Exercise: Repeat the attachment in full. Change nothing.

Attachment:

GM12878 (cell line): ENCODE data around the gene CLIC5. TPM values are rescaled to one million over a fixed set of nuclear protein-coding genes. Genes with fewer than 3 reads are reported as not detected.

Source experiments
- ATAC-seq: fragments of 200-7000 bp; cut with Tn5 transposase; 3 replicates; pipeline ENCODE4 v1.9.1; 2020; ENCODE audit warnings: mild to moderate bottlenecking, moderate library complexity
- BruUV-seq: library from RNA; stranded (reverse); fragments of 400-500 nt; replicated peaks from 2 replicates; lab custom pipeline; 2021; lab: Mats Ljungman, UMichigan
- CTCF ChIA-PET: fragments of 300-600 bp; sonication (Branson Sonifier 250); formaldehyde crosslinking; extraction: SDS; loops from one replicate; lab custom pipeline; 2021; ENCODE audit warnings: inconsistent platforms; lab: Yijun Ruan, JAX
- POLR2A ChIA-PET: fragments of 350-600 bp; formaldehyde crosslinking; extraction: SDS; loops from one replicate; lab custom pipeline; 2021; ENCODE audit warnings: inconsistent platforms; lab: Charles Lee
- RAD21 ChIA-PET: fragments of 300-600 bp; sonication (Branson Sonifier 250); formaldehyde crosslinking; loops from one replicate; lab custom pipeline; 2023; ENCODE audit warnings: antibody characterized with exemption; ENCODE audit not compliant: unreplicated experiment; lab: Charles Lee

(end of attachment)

GM12878 (cell line): ENCODE data around the gene CLIC5. TPM values are rescaled to one million over a fixed set of nuclear protein-coding genes. Genes with fewer than 3 reads are reported as not detected.

Source experiments
- ATAC-seq: fragments of 200-7000 bp; cut with Tn5 transposase; 3 replicates; pipeline ENCODE4 v1.9.1; 2020; ENCODE audit warnings: mild to moderate bottlenecking, moderate library complexity
- BruUV-seq: library from RNA; stranded (reverse); fragments of 400-500 nt; replicated peaks from 2 replicates; lab custom pipeline; 2021; lab: Mats Ljungman, UMichigan
- CTCF ChIA-PET: fragments of 300-600 bp; sonication (Branson Sonifier 250); formaldehyde crosslinking; extraction: SDS; loops from one replicate; lab custom pipeline; 2021; ENCODE audit warnings: inconsistent platforms; lab: Yijun Ruan, JAX
- POLR2A ChIA-PET: fragments of 350-600 bp; formaldehyde crosslinking; extraction: SDS; loops from one replicate; lab custom pipeline; 2021; ENCODE audit warnings: inconsistent platforms; lab: Charles Lee
- RAD21 ChIA-PET: fragments of 300-600 bp; sonication (Branson Sonifier 250); formaldehyde crosslinking; loops from one replicate; lab custom pipeline; 2023; ENCODE audit warnings: antibody characterized with exemption; ENCODE audit not compliant: unreplicated experiment; lab: Charles Lee